Rivers as Westbrook

Hornets247 has become quite fond of the Rivers/Westbrook comparison for ostensibly two reasons - both Rivers' physical tools and skills as a basketball player, and the fact that Westbrook was similarly "unpredictable" coming out of college because "UCLA was a horrible fit." But the latter claim simply isn't true.

Westbrook's freshman season is pointless to consider alongside the above list because of how little he played; the table does a good job projecting future performance because everybody contained within it (including Austin Rivers) fulfilled a very similar role for a high profile school. Westbrook, on the other hand, received just 9 minutes a game as a freshman and wasn't allowed to do much. As a sophomore though, that all changed. Even if I buy M. McNamara's contention about how horrible a fit UCLA was, Westbrook still excelled as a basketball player. His 19.4 PER and 5.8 WS/40 both would have ranked in the upper half of the above lists. Neither of those things could have been used to project him as a superstar, but he was still a significantly better player than Rivers once given the opportunity.

A better "college couldn't be used to project him" example would have been Indiana's Eric Gordon, which conveniently brings us to..

Hey, What About Eric Gordon?

M. McNamara branded me "lazy" on Twitter yesterday for daring to bringing up the point that Rivers and Gordon play the same position. I'll stand by the question though for two primary reasons.

The first is that Gordon and Rivers are hardly complementary players. Rivers' play is primarily isolation-based, and the tunnel-vision, head-down stance he adopts on a great many of his drives is extremely troubling for those that would like to see him as a future NBA point/combo guard. Gordon's play is very pick-and-roll based (over the past 2 seasons, he ranks among the NBA's top-5 most efficient pick and roll handlers). Both players could surely operate together in late-game situations, but even if Rivers develops into a sure-fire starter-quality player (which is doubtful as outlined above), both players starting and playing significant (20+) minutes together seems foolish. Neither creates particularly well for teammates, with Rivers posting a -2.85 pure point ratio and Gordon never exceeding 0.47 in his career. Both players need the ball in their hands to maximize respective abilities, and siphoning possessions from a legitimate NBA-quality scorer in Gordon to the highly inefficient Rivers feels foolish.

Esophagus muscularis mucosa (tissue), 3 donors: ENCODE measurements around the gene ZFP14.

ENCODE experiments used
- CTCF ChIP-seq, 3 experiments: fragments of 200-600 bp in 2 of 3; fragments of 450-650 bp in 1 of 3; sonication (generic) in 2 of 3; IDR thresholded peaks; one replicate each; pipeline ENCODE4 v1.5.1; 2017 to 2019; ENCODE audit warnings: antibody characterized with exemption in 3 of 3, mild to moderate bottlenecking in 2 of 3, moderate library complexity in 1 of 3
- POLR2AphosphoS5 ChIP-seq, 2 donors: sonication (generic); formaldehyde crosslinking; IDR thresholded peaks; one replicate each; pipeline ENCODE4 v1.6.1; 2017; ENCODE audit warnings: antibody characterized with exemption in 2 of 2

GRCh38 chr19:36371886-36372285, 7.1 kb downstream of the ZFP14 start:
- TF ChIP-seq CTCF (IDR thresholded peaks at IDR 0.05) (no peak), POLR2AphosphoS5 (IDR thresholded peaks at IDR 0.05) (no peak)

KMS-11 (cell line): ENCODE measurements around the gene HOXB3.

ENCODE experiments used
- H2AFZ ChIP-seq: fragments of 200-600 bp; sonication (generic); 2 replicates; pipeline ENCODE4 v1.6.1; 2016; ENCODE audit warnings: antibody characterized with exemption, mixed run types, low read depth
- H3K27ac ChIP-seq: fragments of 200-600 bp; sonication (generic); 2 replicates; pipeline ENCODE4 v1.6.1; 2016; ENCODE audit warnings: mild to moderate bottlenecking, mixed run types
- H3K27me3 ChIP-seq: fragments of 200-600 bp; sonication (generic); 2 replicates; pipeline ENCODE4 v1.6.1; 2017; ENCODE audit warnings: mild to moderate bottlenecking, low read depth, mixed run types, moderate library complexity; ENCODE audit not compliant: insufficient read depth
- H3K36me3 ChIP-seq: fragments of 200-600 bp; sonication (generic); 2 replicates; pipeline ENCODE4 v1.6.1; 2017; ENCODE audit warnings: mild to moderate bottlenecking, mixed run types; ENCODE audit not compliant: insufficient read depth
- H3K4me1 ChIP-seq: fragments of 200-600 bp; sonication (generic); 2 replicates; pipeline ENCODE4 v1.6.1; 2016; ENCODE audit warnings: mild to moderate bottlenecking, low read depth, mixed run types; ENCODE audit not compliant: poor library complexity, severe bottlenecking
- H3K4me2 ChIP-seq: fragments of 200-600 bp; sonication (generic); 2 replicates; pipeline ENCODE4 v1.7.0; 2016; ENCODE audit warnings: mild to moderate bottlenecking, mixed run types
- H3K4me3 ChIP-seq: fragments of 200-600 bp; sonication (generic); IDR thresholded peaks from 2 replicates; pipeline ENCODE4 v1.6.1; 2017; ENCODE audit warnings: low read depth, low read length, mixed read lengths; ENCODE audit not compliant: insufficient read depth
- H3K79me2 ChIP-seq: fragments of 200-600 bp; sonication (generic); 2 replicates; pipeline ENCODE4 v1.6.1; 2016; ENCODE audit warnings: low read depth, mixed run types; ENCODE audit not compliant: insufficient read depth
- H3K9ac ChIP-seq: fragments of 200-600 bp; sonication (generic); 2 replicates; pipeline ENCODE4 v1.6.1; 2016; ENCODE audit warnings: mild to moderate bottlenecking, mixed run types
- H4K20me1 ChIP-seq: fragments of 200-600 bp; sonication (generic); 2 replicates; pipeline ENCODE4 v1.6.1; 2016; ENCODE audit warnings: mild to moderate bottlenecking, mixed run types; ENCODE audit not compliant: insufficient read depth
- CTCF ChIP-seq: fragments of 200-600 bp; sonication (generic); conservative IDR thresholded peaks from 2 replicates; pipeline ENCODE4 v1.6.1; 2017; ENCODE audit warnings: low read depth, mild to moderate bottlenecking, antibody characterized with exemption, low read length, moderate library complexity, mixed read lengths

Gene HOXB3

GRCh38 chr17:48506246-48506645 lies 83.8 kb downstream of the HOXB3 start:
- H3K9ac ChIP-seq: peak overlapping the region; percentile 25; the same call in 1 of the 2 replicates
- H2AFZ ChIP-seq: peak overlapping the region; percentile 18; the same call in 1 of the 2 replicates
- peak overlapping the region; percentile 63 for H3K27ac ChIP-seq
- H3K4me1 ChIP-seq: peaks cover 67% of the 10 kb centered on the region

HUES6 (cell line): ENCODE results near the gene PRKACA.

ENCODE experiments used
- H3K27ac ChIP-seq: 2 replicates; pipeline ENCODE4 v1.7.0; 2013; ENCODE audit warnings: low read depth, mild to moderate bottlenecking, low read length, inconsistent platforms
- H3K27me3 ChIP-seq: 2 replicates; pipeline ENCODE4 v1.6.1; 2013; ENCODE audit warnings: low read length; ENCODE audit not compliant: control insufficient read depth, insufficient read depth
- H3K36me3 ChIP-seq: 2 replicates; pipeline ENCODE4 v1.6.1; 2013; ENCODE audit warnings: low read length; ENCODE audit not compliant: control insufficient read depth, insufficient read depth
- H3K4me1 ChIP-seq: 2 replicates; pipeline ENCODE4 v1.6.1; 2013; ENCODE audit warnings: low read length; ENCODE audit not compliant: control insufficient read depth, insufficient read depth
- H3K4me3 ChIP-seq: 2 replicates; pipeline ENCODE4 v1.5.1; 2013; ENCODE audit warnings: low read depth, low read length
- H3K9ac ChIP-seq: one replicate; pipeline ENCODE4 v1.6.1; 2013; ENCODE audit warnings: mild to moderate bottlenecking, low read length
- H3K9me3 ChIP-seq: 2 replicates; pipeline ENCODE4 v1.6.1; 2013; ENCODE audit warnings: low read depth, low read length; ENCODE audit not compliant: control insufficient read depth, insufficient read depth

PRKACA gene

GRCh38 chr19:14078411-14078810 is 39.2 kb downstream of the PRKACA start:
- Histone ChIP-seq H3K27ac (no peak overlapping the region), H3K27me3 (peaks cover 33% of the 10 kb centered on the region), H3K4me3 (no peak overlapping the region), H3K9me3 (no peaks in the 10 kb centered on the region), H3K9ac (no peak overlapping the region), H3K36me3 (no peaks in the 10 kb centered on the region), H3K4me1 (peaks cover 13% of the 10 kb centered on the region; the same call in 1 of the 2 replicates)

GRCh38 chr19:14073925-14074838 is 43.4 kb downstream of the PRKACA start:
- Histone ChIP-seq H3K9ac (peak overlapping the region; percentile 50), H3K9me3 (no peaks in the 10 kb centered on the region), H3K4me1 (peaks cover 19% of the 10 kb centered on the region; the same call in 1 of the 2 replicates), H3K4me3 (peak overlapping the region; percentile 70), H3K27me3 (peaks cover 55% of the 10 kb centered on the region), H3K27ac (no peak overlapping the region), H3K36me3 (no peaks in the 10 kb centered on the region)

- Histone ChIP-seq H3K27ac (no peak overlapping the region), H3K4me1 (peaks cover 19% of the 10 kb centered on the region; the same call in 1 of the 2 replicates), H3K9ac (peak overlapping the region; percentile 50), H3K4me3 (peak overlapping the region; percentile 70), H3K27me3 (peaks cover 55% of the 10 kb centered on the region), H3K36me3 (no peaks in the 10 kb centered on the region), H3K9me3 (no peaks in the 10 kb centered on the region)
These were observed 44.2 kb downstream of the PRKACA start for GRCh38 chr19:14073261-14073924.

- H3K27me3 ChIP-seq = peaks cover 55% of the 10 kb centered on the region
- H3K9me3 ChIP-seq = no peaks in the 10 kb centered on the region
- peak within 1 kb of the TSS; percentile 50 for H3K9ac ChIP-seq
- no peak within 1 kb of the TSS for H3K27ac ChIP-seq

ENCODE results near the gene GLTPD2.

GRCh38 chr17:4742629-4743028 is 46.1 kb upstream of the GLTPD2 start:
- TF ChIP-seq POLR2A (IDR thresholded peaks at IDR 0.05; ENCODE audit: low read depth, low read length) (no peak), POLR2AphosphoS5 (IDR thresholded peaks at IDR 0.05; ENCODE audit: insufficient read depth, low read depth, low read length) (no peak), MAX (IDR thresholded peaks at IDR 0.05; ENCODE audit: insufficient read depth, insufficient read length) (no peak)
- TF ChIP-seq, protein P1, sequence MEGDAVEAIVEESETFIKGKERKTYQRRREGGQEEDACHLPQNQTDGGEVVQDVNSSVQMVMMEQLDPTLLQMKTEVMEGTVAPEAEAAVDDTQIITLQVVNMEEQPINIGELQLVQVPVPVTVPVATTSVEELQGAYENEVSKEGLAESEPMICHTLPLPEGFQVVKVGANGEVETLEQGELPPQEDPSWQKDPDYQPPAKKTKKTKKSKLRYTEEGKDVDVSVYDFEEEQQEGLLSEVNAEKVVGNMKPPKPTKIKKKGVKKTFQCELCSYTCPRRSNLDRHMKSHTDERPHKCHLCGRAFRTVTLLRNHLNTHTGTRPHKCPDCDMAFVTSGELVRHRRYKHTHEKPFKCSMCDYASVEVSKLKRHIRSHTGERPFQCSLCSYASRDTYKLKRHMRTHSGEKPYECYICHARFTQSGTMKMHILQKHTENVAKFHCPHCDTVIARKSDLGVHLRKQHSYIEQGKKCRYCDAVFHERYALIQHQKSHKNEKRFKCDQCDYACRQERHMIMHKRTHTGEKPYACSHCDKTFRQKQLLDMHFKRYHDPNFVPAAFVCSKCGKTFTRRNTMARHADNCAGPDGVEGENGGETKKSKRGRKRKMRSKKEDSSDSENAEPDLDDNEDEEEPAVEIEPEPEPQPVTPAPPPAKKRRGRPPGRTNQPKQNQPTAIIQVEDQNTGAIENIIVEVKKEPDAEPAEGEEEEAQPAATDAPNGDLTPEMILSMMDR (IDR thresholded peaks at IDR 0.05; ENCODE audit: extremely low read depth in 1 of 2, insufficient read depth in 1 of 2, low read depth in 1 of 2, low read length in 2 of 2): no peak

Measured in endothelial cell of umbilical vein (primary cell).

While some would contend that the same positional quandary exists for a player like Sullinger, I'd argue that it's not remotely the same. Emeka Okafor comes off the books in 2014 while Eric Gordon will optimally be with the team at least through 2017. Meanwhile, Sullinger has proven himself long and big enough to play the 4, and if Anthony Davis is who we think he is, his 6'10", 7'5" wingspan frame will be more than capable of handling significant minutes at the 5. In all honesty, Sullinger/Davis would be an incomparably more synergistic pairing than Rivers/Gordon.

And as for the "insurance in case Gordon doesn't play more than 50 games a year" crowd - if the team has legitimate reason to project serious, recurring injury issues down the road for Gordon, the prudent decision would be to seek alternatives to re-signing him, not doubling down financially at the same position.


Rivers should be a good pro despite his current shortcomings. The fact that he's been around Doc Rivers and NBA players his whole life will surely help him grow as a player. My issue comes with his projection as a potential future star. It's certainly possible, but in the same proportions as with a Lillard or Jeremy Lamb. Rivers has shown very, very little at the collegiate level that indicates future stardom above and beyond his peers; again, that specific argument comes down to intangibles that have failed entirely to translate to the court.

New Orleans drafting Rivers at #10 wouldn't be their worst ever decision, but if it's one made based on Rivers' pedigree and at the expense of actual production from Rivers' competitors, it'll be more than a little misguided.